Q2: Which social media platforms are affected by the DSA’s changes?
A: The changes introduced by the DSA impact popular platforms such as Meta’s Facebook, Instagram, ByteDance’s TikTok, and Snap Inc.’s Snapchat. These platforms are required to offer users the option to switch to non-personalized content feeds in compliance with the DSA.
Q3: What is the significance of the “You Can’t Make This Stuff Up” campaign?
A: The “You Can’t Make This Stuff Up” campaign is a creative response to the DSA’s impact on social media. It highlights how platforms like Facebook and YouTube are adjusting their content presentation to comply with the regulation. The campaign underscores the importance of user agency, offering users the choice to see non-personalized content and reversing the algorithmic dominance.
Q4: How does the DSA affect the content presentation on platforms like Facebook and YouTube?
A: Platforms like Facebook have introduced changes to their content presentation, such as offering a chronological news feed option and removing personalized “Suggested For You” content. YouTube has stopped promoting videos based on users’ watching history for those who have turned off the ‘watch history’ option. These changes reflect the DSA’s requirement to allow users to opt out of content profiling.
Q5: What does the “Reign of the Algorithmic Cat Parade” concept refer to?
A: The “Reign of the Algorithmic Cat Parade” refers to the prevalence of algorithmically curated content, often centered around cat-related material, on various online platforms. This phenomenon highlights how platforms use algorithms to tailor content to individual users, often resulting in repeated exposure to specific types of content, such as cat videos.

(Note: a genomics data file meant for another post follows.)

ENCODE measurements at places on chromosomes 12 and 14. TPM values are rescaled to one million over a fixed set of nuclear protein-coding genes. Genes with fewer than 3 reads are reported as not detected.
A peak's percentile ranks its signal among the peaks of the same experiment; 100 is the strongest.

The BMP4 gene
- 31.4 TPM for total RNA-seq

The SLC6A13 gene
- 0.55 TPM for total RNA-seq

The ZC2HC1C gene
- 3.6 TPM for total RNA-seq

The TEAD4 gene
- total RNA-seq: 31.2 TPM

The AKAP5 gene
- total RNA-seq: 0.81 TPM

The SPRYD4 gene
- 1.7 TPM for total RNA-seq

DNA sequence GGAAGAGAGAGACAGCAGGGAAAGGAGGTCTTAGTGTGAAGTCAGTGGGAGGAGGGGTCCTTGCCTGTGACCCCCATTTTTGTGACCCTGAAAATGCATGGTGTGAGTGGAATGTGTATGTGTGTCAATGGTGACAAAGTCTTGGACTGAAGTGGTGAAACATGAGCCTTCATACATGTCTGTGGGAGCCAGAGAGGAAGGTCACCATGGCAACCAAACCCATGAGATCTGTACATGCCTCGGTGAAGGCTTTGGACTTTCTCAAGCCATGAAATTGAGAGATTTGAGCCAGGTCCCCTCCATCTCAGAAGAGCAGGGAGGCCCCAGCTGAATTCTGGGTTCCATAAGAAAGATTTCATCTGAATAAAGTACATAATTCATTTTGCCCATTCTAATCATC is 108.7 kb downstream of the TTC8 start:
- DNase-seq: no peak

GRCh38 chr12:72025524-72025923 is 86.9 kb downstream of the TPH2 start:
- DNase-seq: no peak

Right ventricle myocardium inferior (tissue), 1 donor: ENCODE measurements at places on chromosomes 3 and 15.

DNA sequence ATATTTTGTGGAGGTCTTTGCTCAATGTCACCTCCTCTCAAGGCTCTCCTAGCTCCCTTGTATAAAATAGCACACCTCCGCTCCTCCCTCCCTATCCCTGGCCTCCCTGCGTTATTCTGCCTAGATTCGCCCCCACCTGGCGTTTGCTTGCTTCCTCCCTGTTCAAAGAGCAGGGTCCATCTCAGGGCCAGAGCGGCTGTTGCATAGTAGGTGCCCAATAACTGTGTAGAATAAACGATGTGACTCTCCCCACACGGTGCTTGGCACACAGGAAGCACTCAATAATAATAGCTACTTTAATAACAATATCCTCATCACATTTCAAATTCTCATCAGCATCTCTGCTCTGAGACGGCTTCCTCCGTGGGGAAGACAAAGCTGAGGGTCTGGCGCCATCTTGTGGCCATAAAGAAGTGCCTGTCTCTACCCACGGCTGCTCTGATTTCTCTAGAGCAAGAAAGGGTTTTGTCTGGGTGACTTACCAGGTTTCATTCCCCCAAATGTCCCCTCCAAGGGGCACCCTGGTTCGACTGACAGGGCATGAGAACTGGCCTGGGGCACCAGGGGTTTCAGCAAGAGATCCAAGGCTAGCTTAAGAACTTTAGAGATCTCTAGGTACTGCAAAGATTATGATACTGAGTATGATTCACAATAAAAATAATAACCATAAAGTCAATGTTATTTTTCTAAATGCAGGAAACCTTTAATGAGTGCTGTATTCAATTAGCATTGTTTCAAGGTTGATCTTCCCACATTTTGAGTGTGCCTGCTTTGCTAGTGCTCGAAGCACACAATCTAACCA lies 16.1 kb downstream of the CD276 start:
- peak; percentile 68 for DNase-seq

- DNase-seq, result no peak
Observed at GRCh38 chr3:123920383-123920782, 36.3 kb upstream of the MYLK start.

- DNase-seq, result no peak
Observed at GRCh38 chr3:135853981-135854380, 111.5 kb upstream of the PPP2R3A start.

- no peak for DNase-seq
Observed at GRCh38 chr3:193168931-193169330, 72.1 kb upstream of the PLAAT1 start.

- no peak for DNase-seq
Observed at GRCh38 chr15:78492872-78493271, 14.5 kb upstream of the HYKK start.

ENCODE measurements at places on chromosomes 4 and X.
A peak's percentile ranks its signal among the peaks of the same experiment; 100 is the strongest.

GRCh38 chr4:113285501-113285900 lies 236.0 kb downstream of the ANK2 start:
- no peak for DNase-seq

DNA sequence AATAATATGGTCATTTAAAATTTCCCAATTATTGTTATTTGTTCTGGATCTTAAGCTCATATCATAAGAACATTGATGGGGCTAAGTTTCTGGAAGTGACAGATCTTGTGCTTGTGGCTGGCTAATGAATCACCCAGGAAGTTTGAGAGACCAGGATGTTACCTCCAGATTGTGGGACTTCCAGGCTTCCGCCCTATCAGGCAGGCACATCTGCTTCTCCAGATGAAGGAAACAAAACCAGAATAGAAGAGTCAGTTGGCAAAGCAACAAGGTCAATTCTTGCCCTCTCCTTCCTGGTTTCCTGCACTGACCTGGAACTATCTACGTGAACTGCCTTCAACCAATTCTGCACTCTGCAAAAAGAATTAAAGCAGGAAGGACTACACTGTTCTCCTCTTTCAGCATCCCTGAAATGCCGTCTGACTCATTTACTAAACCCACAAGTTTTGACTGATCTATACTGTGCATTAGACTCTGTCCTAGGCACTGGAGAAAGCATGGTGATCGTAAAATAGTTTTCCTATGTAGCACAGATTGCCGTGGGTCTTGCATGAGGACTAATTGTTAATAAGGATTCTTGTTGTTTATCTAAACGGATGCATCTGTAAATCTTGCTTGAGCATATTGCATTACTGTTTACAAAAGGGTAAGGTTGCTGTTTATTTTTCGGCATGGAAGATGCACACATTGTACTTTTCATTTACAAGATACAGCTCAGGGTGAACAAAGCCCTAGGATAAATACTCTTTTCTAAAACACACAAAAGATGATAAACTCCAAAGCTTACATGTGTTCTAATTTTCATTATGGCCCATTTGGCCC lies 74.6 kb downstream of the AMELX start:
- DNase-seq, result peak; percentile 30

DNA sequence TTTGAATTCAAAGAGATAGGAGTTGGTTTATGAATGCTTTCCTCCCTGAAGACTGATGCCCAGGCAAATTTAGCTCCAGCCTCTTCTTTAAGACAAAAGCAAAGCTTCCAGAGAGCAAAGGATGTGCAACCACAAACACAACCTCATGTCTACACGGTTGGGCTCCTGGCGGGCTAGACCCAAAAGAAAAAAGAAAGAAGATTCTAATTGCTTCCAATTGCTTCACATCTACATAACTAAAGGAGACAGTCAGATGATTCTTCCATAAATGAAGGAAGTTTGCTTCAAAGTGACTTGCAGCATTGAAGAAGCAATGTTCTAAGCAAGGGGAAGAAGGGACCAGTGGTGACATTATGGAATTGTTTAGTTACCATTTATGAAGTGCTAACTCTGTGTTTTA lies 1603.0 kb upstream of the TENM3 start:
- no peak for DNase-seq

Q6: How does the DSA impact users’ experience of social media platforms like Instagram?
A: The DSA allows users to choose non-personalized content, thereby putting an end to the algorithmic cat parade. Users, such as those on Instagram, can now avoid material carefully selected to grab their attention and instead restrict their feed to posts from profiles they follow.
Q7: What is the significance of Facebook’s reintroduction of a time-ordered news feed?
A: Facebook’s reintroduction of a chronological news feed offers users an alternative to algorithm-driven content presentation. This change aims to provide a fair and accurate reflection of users’ social relationships, counteracting the potential division caused by algorithmic content.
Q8: How does the DSA enhance user agency and autonomy on social media platforms?
A: The DSA empowers users by allowing them to opt out of algorithmic content and choose non-personalized material. This shift gives users greater control over their online experience and reduces the dominance of algorithms in shaping content consumption.
Q9: How does the DSA impact internet companies’ data practices and AI usage?
A: The DSA requires platforms to provide data to external academics for independent analysis of technosocial consequences and to manage systemic risks related to AI usage. This aspect of the DSA holds internet companies accountable for their data practices and AI technologies.
Q10: What is the broader significance of the DSA in the digital sphere?
Featured Image Credit: Markus Spiske; Unsplash – Thank you!